It wasn't so long ago that football clubs would use just a handful of players across an entire season with substitutions reserved for when a player was injured to the point that he genuinely could not carry on.
Liverpool for example, used just 14 players during their 1965/66 season, a year in which they won the league and finished runners-up in the Cup Winners Cup, a tournament that saw them make midweek trips to Hungary, Belgium and Italy along the way.
Aston Villa managed a similar feet when they too won the league in 1980/81 with just 14 players. Worth remembering that on both occasions the league back then consisted of 42 matches as opposed to the current 38.
This is of course in stark contrast to the way football clubs in the modern era operate with huge squads and strong benches bristling with international stars.
The 37 players that Middlesborough used in 2005/06 season remains the record during the Premier League era while the decision by the footballing authorities to allow clubs to make 5 substitutions a game during the 2022/23 season means that many clubs will surpass the 14 players used mark that Villa and Liverpool set before the final whistle of their first match is blown!
Having a strong first XI is no longer enough for sides whatever their ambitions may be!
It surprises me for example to hear Spurs fans concerned over how we'll fit Richarlison in alongside the likes of Kane and Son. My guess is there will be few occasions when the 3 of them are on the same pitch together!
The teams within the chasing pack are now seeking to build squads capable of at least keeping in touch with Liverpool and Man City who have both used strong benches to dominate at domestic and European level.
Most notably it is the "flair" players that these clubs are keen to keep well rested. Of that type of footballer, only Bernardo Silva started more than 30 league matches for City last year (33 starts total) who had the luxury of subbing him off on half a dozen of those occasions.
While for Liverpool their most used forward thinking players were Mane who started 32 games and Salah just 30 with the pair subbed off 7 and 5 times respectively meaning each played the full 90 mins of a Premier League game on just 25 occasions.
When you compare their workload with that of Harry Kane (36 starts) and Heung Min Son (35 starts) you can see why their is a need to bring in fresh reinforcements even though they might not be guaranteed a start every week.
Perhaps the most telling stat is that Spurs felt so unconfident in the strength of their bench that they subbed Kane off just once all season! The net result being that Kane played 471 more minutes of Premier League football than Mo Salah, the equivalent of more than 5 whole games. One of these clubs challenged for trophies on 4 fronts, one didn't.
In fact for Spurs, the issue is even more pressing because as far as Europe was concerned, last season we were happy to play a reserve team before we were shown mercy and kicked out of the Conference League. This coming year we'll presumably want to remain in the Champions League as long as possible not to mention get back to challenging for the domestic cups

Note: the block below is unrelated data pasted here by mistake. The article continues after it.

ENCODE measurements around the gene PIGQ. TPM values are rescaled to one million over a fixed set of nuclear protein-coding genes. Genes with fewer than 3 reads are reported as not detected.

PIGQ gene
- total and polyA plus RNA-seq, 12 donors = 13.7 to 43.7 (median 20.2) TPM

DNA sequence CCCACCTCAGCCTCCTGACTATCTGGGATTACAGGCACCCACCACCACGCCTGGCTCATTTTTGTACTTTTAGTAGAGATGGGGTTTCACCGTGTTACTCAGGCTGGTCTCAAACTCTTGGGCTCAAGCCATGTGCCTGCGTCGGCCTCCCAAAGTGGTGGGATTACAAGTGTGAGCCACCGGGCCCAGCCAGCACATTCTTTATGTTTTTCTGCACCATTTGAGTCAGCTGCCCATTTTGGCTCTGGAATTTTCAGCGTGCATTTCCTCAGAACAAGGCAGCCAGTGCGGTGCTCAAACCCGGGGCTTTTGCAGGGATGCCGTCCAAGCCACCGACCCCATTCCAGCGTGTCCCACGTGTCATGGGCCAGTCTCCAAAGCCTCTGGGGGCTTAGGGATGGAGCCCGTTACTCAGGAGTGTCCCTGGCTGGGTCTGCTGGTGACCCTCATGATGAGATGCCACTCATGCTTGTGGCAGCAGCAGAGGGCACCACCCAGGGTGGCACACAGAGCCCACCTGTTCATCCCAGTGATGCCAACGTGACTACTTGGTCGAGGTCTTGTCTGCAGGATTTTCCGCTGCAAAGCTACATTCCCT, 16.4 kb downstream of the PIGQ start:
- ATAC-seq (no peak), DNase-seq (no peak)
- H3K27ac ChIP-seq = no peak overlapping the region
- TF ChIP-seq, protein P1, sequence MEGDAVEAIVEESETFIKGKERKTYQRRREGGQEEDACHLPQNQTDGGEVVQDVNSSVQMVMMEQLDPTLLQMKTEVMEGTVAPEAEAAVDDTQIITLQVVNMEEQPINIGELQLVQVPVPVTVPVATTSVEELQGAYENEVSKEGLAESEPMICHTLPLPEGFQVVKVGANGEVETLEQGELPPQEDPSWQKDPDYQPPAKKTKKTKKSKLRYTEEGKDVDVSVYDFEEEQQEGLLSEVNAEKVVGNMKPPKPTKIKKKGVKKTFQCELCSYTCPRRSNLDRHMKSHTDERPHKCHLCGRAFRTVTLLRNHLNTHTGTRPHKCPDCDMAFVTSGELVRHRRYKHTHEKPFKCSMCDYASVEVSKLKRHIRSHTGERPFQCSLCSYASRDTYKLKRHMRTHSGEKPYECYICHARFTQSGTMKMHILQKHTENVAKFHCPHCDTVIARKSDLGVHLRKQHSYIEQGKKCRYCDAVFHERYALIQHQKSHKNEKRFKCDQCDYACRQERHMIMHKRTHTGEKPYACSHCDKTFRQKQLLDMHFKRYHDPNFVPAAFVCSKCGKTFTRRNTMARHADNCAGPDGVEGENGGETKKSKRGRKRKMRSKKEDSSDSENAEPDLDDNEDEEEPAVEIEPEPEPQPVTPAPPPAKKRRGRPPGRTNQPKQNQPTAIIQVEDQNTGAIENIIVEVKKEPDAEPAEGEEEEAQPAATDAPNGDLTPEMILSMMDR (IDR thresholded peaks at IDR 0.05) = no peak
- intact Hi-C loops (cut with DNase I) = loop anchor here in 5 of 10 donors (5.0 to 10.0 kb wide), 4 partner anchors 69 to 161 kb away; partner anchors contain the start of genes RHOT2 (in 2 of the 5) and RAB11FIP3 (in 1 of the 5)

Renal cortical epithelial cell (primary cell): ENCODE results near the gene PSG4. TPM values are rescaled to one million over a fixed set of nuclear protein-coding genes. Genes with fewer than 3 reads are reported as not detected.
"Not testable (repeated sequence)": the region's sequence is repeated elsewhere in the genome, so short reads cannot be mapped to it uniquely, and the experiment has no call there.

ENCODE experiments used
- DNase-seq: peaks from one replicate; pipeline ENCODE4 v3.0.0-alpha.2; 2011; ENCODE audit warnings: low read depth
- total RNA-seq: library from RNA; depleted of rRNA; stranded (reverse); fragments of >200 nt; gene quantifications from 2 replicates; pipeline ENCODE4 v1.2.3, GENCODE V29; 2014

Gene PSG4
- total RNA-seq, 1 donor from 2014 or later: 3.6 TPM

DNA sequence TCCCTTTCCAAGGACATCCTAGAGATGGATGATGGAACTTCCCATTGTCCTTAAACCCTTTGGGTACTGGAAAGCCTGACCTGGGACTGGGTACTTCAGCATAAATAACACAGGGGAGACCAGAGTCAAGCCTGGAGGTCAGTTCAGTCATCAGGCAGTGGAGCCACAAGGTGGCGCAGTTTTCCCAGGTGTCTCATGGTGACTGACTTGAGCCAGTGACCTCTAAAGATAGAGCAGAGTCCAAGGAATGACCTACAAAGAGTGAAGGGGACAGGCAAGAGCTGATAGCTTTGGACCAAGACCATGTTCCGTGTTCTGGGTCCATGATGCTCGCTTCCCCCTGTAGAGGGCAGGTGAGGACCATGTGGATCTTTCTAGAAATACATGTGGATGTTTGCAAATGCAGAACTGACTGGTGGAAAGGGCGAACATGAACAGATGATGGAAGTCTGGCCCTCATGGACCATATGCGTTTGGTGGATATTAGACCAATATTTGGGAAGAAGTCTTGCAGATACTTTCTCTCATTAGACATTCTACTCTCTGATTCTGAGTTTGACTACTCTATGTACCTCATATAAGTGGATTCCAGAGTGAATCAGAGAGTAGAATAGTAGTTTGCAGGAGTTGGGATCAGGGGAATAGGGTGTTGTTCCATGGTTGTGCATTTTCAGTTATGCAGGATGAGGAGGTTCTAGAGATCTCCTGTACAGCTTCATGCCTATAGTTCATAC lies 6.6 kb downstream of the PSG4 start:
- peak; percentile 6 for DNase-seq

In football, standing still is the equivalent of going backwards. Spurs learned this the hard way by failing to back Pochettino in the transfer market while their competitors all established superior squads.
You could make a strong argument for us having the best starting XI in the Premier League in 2017 but it ultimately didn't lead to silverware largely because not only did they not have the bench to back those guys up but there was no succession planning for how we would replace some of the stars of that side over the coming seasons.
Conte and Paratici don't appear keen to make the same mistake again with Richarlison set to become Spurs first permanent signing of a forward since 2017! However, we are still in a position of having to play catch-up with most of our competitors amongst the big six 6 clubs when it comes to squad depth.
A new right back and left-sided central defender seem to be priorities with Djed Spence and Clément Lenglet the names most strongly linked with a move. Thereafter, I believe we'll be entering a stage where players will need to leave before we can buy more in.
Of course this push to beef up the squad isn't unique to Spurs. Arsenal look set to double down on the large outlay they made this time last year while Liverpool and City have spent big on bringing in even more firepower in the form of Darwin and Haaland respectively.
While United and Chelsea have yet to pull the trigger, largely due to back room and board room changes slowing down recruitment, it seems unlikely that they'll remain quiet in the transfer market for much longer.
Indeed it's difficult to remember a June where so many big signings have already taken place with a good deal more looking imminent over the coming weeks.
The lack of an international tournament this summer is helping clubs get the business done early but no doubt the introduction of the 5 sub rule is also a major driving force in the need for sides to not simply refresh a team but actively expand it!
What's more, clubs want what we might commonly term "squad players" in place early to ensure they can take part in pre-season preparations and hit the ground running. These guys are no longer being brought in simply to make up the numbers, they'll be expected to make an impact even if opportunities to start matches over the first couple of months are limited.
When the dust settles at the close of the transfer window we'll be looking at the teams with the best 20+ players to fit their particular system as the ones to really watch out for in the coming season.